CC: In Uni, it’s about slicing fish. There's a special technique to slicing fish and you have to read the fish line. There's always a problem for new chefs to see the lines, because different parts of fish has different fish line. One of the most common one is the “V” angle. It’s hard to do because you don’t want to have a tough texture in the fish. Otherwise at Uni it’s about slicing fish. There's a special technique to slicing fish and you have to read the fish line. There's always a problem for new chefs to see the lines, but there's a “V” angle. It’s hard to do but you don’t want to have a tough texture in the fish.

AB: What ingredient do you feel is underappreciated?
CC: I think pineapple. There aren’t a lot of people using it, but there’s a lot you can do with it. It has an acidity that you can use, it’s good with sauce, and it actually goes really well with sashimi too.

AB: What is your philosophy on food and dining?
CC: For me it’s more about balance. I like flavors that balance well. I think the spicy lobster salad is great because it is spicy, sweet, and sour. You can still taste the lobster, but it’s made more refreshing from all the vegetables.

Food is important, but it’s also about the whole experience. I had good experiences at Manresa in San Francisco and Craigie on Main here in Boston. The whole service was good, not only the food. You can’t sit there for half an hour and wait for the next course. Your whole meal has to have a certain flow; it comes out in a faster pace in the beginning and then slows down, but there should never be a half hour gap when you wait for dessert.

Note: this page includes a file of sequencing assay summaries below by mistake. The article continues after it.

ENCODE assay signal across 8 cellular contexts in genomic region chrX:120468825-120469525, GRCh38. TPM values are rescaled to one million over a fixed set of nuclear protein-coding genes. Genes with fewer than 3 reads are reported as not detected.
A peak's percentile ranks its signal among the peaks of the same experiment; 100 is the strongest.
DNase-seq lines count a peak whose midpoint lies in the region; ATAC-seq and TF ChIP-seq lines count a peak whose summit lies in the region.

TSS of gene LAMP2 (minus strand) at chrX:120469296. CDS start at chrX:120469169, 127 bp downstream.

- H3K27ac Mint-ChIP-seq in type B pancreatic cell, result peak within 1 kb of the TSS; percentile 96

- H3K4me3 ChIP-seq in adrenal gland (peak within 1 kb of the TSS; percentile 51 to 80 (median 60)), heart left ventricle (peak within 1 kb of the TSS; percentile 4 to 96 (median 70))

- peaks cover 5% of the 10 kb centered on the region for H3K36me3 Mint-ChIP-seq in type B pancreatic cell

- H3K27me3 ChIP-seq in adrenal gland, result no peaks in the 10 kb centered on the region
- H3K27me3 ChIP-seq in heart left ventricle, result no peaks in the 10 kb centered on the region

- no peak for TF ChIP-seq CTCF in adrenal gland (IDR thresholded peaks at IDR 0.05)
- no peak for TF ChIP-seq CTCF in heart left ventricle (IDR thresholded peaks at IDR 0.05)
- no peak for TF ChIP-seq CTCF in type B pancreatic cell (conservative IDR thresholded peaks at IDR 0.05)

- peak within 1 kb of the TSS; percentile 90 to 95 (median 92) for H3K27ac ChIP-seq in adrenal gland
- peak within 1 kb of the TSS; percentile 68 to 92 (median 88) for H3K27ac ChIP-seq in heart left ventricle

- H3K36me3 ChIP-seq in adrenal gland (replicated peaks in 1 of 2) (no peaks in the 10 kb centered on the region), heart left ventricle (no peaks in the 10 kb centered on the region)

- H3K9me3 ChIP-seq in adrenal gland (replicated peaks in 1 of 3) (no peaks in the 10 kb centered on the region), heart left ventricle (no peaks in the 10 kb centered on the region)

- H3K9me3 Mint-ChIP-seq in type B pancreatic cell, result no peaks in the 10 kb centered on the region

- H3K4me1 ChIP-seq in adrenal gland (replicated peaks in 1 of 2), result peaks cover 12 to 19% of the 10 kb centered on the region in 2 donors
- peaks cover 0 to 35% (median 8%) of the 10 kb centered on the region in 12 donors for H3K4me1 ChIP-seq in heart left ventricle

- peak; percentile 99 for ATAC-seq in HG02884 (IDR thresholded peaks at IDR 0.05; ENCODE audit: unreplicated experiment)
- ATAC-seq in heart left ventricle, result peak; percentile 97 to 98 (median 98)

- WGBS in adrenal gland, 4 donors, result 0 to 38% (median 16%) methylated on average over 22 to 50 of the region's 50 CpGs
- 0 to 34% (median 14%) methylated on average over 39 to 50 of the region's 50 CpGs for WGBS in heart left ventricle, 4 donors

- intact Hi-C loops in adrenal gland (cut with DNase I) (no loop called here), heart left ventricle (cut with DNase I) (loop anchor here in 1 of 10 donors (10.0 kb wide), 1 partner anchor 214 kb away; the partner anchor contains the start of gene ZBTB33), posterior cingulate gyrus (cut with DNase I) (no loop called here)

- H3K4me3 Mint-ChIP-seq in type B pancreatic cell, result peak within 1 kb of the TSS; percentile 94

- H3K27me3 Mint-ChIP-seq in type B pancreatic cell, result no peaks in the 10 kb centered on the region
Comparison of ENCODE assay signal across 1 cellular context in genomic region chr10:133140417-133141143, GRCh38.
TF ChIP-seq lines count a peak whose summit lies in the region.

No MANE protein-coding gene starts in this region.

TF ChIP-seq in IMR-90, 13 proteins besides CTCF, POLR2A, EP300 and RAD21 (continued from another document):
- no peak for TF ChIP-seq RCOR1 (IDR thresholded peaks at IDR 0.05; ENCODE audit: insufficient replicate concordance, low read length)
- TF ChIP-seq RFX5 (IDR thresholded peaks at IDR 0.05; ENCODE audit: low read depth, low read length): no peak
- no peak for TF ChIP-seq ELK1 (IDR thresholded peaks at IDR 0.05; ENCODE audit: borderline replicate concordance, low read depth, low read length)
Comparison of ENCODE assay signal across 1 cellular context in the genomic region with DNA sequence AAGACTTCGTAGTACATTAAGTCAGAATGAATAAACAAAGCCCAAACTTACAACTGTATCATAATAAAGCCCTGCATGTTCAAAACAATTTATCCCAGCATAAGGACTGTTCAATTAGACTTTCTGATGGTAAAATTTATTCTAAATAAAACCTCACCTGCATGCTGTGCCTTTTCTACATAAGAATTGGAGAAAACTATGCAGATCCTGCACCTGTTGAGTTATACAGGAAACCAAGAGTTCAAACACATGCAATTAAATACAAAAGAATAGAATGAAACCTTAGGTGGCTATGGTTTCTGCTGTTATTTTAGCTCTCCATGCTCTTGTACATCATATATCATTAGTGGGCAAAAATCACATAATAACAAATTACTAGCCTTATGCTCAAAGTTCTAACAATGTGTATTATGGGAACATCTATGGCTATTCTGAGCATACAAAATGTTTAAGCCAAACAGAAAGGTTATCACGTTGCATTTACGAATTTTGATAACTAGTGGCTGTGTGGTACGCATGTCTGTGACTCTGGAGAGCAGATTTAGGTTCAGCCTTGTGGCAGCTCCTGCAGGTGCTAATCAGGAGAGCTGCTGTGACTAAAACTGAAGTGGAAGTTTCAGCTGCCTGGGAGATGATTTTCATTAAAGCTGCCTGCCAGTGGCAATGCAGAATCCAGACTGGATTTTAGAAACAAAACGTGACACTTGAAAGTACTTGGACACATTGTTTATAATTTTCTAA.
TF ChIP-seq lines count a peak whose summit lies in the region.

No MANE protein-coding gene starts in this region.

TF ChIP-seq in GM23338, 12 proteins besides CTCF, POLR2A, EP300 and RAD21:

AB: What’s the toughest thing you’ve had to do in your job?
CC: Working such long hours is the only thing that's hard. When I was a teenager, I wanted to go out and hang out with friends. That didn’t really work because you have to wake up early in the morning and work late.

AB: If you had one thing that you could do again, what would it be?
CC: I would go to culinary school. There's a lot more to learn when you really work in restaurants instead of going to school, but you can learn all the basics in school. It took me a while when I started working in a sushi restaurant. For 3 years I was just watching the prep cooks and it made me feel like I wasted 3 years. I was washing rice and vegetables and just watching.I could have learned a lot of other stuff. I still think I made the right choice to work in a restaurant, but I wish I had gone to school and worked at the same time.

AB: How are you involved in your local culinary community?
CC: Right now I'm doing some cooking classes in Waltham at Gordon's Wine & Culinary Center. I sometimes do sushi classes, sometimes Asian cooking classes. I've been doing private dining and I always grab stages from Clio and ask if they want to make some extra money and learn. I live in Waltham so next to me there are a lot of farms. I'm trying to work on strawberries now because we've been getting strawberries from a close farm in Concord. I started at Uni in 2004, stayed there for 3 years, and I moved to LA for some new experience for about a year.  Then I decided to move back to Boston. I'm currently working at Uni while I'm in the middle of opening my restaurant in Lincoln, MA .



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   Published: October 2009